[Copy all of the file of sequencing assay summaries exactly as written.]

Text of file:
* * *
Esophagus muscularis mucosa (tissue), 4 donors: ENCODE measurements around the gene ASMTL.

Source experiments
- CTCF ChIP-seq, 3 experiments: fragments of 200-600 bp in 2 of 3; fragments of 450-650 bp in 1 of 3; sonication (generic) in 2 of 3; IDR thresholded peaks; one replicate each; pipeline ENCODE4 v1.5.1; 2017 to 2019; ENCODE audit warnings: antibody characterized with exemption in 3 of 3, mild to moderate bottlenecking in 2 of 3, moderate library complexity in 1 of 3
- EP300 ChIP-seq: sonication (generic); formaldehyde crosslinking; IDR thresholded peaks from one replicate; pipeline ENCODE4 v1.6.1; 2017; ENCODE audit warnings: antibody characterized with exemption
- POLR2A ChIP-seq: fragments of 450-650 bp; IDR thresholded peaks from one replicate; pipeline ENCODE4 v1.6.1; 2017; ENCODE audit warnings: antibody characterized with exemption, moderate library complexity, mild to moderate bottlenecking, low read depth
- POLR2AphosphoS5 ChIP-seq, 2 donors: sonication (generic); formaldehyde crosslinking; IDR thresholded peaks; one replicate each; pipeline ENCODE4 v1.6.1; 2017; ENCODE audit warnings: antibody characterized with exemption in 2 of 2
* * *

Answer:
Esophagus muscularis mucosa (tissue), 4 donors: ENCODE measurements around the gene ASMTL.

Source experiments
- CTCF ChIP-seq, 3 experiments: fragments of 200-600 bp in 2 of 3; fragments of 450-650 bp in 1 of 3; sonication (generic) in 2 of 3; IDR thresholded peaks; one replicate each; pipeline ENCODE4 v1.5.1; 2017 to 2019; ENCODE audit warnings: antibody characterized with exemption in 3 of 3, mild to moderate bottlenecking in 2 of 3, moderate library complexity in 1 of 3
- EP300 ChIP-seq: sonication (generic); formaldehyde crosslinking; IDR thresholded peaks from one replicate; pipeline ENCODE4 v1.6.1; 2017; ENCODE audit warnings: antibody characterized with exemption
- POLR2A ChIP-seq: fragments of 450-650 bp; IDR thresholded peaks from one replicate; pipeline ENCODE4 v1.6.1; 2017; ENCODE audit warnings: antibody characterized with exemption, moderate library complexity, mild to moderate bottlenecking, low read depth
- POLR2AphosphoS5 ChIP-seq, 2 donors: sonication (generic); formaldehyde crosslinking; IDR thresholded peaks; one replicate each; pipeline ENCODE4 v1.6.1; 2017; ENCODE audit warnings: antibody characterized with exemption in 2 of 2